This Comment proposes that the state must offer immunity from future prosecution, protection against probation revocation, and access to treatment that does not require an admission of responsibility in order to preserve the Fifth Amendment right against self-incrimination for convicted sex offenders in court-mandated therapy. While offenders who enter nolo contendere or Alford pleas waive their Fifth Amendment rights against self-incrimination, they would nonetheless benefit if courts sentenced them to treatment programs that do not require admissions of guilt prior to entrance, or as a condition of continued participation in the program. More convicted offenders would receive treatment if courts and therapists cooperated to increase access to such therapy programs. This course of action would serve the values of autonomy, privacy, and dignity that are protected by the Fifth Amendment, facilitate the rehabilitation of convicted offenders using therapies previously ignored by the courts, and further the state interest in protecting its citizenry. Part II of this Comment explores the historical evolution of the Fifth Amendment right against self-incrimination. In the context of an inquisitorial judicial heritage, the framers of the Fifth Amendment intended to protect basic human dignity and autonomy against the potentially coercive powers of government.(15) These values underscore the importance of tailoring sentencing and therapy for sex offenders so that they are least intrusive to the offender's rights. Part III explores traditional and alternative theories of treating sex offenders. Most courts accept without question the traditional notions that admission of responsibility is a precursor to treatment and some coercive pressure in treatment is effective at gaining such an admission.(16) Other theorists posit that less confrontational treatment is more effective at overcoming denial, and some studies show evidence of effective treatment without focusing on responsibility for a crime.(17) Part IV outlines courts' current treatment of the dilemma that convicted sex offenders face between the possibility of future incrimination that accompanies an admission of responsibility and the termination of treatment and revocation of probation that follows a denial. Last, Part V examines the current case law and various modes of treating sex offenders in the context of the interests protected by the Fifth Amendment right against self-incrimination. This Part concludes that courts and therapists neither sufficiently preserve convicted sex offenders' Fifth Amendment rights, nor offer offenders adequate treatment options. When offenders have testified in their own defense at trial they should be afforded the right to deny that they committed a sex offense in therapy without fearing probation revocation or imprisonment. Modes of treatment previously given little attention by the courts offer effective therapy without focusing on an offender's admission of responsibility and allow more offenders to receive treatment.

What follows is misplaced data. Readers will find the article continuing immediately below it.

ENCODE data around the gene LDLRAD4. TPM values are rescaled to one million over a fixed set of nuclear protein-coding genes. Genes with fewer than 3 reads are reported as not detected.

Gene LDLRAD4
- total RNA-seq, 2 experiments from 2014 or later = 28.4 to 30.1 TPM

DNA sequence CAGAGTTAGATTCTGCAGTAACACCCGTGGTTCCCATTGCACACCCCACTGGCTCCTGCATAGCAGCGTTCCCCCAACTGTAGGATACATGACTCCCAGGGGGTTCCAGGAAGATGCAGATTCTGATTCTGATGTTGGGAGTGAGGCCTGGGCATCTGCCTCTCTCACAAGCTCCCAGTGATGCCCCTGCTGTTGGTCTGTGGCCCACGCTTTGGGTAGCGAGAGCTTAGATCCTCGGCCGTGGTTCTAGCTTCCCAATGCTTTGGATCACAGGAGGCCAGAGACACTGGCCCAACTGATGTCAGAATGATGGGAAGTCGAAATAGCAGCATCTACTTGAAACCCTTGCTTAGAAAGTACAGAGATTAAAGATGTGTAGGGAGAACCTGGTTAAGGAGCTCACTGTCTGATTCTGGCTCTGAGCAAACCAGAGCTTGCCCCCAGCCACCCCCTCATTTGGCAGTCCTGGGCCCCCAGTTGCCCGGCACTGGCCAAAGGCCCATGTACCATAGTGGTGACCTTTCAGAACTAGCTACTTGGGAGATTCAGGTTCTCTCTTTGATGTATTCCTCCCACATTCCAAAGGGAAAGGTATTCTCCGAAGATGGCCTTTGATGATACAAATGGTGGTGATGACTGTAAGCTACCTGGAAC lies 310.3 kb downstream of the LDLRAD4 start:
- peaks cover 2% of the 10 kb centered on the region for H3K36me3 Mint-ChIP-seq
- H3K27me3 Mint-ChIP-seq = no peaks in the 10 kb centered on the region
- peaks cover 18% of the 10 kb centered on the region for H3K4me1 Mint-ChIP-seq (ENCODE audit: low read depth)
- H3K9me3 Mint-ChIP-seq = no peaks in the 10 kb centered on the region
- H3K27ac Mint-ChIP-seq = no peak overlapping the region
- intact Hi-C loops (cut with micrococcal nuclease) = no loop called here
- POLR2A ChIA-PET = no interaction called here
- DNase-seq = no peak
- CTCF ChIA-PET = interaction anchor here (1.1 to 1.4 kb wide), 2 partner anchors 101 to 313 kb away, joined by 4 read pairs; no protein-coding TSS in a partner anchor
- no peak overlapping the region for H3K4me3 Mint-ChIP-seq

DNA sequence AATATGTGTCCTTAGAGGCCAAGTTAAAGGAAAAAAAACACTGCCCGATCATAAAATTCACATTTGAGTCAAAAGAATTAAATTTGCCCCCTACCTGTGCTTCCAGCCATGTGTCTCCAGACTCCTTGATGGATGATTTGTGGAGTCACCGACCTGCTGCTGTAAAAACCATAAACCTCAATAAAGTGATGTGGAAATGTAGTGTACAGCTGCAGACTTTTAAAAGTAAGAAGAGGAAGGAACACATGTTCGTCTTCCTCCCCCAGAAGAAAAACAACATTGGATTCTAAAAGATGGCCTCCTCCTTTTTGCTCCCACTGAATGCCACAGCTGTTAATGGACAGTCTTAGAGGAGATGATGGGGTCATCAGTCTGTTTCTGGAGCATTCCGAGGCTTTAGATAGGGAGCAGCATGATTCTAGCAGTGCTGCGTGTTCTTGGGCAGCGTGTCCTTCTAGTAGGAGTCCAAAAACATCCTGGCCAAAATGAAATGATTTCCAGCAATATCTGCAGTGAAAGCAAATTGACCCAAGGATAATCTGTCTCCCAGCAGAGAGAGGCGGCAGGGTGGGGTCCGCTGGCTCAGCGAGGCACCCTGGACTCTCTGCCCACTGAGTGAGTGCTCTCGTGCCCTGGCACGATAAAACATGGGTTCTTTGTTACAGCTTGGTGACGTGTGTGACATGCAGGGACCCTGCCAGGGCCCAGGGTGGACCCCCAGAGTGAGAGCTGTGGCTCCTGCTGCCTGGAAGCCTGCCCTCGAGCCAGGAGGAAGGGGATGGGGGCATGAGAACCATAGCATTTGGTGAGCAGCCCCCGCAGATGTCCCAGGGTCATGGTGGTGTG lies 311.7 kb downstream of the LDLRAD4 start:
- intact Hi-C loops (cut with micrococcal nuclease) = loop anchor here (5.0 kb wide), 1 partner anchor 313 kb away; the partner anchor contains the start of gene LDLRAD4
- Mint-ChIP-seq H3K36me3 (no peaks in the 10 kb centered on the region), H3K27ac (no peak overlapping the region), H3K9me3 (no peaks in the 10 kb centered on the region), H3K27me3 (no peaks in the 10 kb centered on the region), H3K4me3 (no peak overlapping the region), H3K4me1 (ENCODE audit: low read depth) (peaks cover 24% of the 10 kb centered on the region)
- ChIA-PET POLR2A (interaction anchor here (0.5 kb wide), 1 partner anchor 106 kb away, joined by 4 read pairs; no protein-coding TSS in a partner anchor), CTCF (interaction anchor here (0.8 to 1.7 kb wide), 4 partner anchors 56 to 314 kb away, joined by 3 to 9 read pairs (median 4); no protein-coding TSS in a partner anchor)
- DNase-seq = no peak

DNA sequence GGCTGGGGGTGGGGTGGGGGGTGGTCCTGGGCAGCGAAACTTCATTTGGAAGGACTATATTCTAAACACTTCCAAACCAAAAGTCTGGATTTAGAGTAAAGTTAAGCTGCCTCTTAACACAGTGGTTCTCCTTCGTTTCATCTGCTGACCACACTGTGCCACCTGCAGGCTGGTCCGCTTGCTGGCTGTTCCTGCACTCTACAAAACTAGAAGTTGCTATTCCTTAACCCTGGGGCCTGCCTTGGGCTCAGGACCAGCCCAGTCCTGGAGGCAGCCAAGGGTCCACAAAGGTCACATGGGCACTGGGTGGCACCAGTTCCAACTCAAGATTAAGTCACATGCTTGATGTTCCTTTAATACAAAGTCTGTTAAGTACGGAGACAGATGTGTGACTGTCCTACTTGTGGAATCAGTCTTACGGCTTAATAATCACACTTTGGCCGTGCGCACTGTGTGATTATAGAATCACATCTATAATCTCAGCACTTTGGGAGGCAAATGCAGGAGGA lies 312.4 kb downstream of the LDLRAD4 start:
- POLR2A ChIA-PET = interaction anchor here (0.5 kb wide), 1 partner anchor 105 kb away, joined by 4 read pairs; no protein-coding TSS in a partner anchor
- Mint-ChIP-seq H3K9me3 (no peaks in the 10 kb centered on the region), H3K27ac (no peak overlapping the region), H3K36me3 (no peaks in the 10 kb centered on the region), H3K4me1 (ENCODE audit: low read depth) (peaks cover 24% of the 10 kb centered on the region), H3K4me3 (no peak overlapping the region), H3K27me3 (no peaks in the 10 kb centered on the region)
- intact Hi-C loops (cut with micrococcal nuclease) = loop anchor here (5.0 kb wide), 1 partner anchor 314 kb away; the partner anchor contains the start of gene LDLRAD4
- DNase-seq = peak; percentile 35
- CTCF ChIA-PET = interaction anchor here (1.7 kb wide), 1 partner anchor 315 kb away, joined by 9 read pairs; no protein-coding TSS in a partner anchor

THE FIFTH AMENDMENT PRIVILEGE AGAINST SELF INCRIMINATION